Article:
Ultimate Character ProfileGeneral Profile Info:Ultimate Character Profile5 years ago in Other More Like This
Nickname(s) (if any):
Occupation (how do they feel about their job?):
Economic Status (now and in the past):
Environment (how has it affected them now and in the past):
Religious Beliefs (how important is it to them?):
Body Type (endomorphic, ectomorphic or mezomorphic):
Hair (colour and style):
Accessories/Weapons (if any):
Powers (if any):
Magic and Powers:
Does this character know magic (spells, etc)?:
Does this character possess any kind of superpower?:
What are the limitations of this magic or power?:
What are the weaknesses of this magic or powe
Character Tips 1 - AppearanceCreating Characters AppearanceCharacter Tips 1 - Appearance4 years ago in Other More Like This
Here are a few tips to create the body of your new character. Appearance defines your character almost as much as personality. I hope something will be useful to you.
Is your character muscular? Tall and thin? Short and round? I think about body shape as basically height and weight. There are three basic body types that are also useful to know:
1) Ectomorph This is a delicate build. Pretty much tall and thin, there are more angles on these bodies than curves. Limbs and neck are also long and shoulders tend to be small. They often have a flat chest. Ectomorphs tend to have fast metabolisms.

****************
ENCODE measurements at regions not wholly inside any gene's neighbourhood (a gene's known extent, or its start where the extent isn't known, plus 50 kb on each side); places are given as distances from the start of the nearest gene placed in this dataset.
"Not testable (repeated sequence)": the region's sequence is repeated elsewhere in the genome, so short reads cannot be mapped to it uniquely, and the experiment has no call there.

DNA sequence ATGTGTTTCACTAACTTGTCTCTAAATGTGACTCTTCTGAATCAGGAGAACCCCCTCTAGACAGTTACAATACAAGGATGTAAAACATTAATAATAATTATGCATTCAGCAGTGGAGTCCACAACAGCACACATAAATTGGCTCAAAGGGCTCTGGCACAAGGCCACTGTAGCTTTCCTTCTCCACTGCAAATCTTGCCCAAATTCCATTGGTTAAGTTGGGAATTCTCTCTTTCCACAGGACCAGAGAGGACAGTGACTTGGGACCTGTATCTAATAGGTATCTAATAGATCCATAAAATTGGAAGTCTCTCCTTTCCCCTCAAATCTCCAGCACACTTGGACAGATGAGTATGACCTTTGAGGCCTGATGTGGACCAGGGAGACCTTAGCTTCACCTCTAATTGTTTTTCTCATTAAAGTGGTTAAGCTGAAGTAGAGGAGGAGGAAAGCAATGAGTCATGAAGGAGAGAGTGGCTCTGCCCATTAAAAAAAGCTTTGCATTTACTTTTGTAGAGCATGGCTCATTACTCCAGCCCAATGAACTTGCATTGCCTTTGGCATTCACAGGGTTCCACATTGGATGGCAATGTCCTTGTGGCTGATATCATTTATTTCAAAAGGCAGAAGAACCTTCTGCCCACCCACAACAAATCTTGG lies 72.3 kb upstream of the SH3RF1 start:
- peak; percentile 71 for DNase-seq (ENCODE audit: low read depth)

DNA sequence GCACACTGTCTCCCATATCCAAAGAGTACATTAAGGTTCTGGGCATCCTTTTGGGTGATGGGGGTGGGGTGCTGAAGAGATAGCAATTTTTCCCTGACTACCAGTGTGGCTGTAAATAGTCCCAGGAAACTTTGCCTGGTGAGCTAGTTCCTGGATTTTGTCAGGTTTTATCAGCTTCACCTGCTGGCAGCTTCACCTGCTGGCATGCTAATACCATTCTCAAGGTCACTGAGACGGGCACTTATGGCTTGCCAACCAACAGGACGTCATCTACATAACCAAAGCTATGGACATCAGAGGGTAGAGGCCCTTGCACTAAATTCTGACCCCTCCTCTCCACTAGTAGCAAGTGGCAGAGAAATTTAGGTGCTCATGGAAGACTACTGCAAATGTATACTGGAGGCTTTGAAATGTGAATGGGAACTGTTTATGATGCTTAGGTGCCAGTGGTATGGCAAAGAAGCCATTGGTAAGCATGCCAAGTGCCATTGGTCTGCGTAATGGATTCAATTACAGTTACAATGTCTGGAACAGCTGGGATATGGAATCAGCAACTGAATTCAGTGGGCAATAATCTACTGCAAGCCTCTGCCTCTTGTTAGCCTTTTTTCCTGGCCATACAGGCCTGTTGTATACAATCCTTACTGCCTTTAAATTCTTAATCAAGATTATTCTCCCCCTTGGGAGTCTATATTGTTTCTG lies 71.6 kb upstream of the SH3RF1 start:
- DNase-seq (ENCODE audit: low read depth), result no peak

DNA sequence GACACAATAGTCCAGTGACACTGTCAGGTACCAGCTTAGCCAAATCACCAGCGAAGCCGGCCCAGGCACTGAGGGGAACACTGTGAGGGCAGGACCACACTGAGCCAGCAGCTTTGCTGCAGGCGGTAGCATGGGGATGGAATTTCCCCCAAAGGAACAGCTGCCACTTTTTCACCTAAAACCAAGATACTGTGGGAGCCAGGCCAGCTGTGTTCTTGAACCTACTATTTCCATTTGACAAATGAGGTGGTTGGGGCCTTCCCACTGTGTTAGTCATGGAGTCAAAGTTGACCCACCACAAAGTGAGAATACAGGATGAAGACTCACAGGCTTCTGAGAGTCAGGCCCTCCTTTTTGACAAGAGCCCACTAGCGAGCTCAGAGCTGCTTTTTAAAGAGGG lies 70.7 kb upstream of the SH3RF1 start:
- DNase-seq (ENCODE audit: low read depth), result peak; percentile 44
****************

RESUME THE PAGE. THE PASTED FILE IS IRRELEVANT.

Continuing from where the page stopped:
2) Mesomorph A more athletic build. This type is more muscular. They have broad shoulders, a narrow waist and wide hips. This build gives women an hourglass type shape, with more curves than angles. Mesomorphs gain muscle easily.
3) Endomorph A rounder build. The abdominal area is more dominant with a high waist and n
A Rough Guide to SemicolonsIt is a simple symbol. Some say deceptively so. Incorrectly used, it is the scourge of prose and the ravager of innocent sentences. Amongst all the punctuation marks of the English language, it is perhaps the most abused of all. Many writers fear to touch it at all. It is, the semicolon.A Rough Guide to Semicolons3 years ago in Writing More Like This
But all this doom, gloom and terror is, in fact, quite unnecessary. The semicolon has just two major uses, both of which are quite easy to identify. Let's have a look at them.
1. To Connect Two Independent Clauses
For those who aren't sure, a clause is a series of words that could stand alone as a complete sentence. Clauses are often connected together with conjunctions such as "and" or "but".
Nine friends set out from Rivendell, but only two hobbits reached Mordor.
This could just as correctly be two sentences.
Nine friends set out from Rivendell. Only two hobbits reached Mordor.
But we could also lose the word "but" and still connect these short sentences t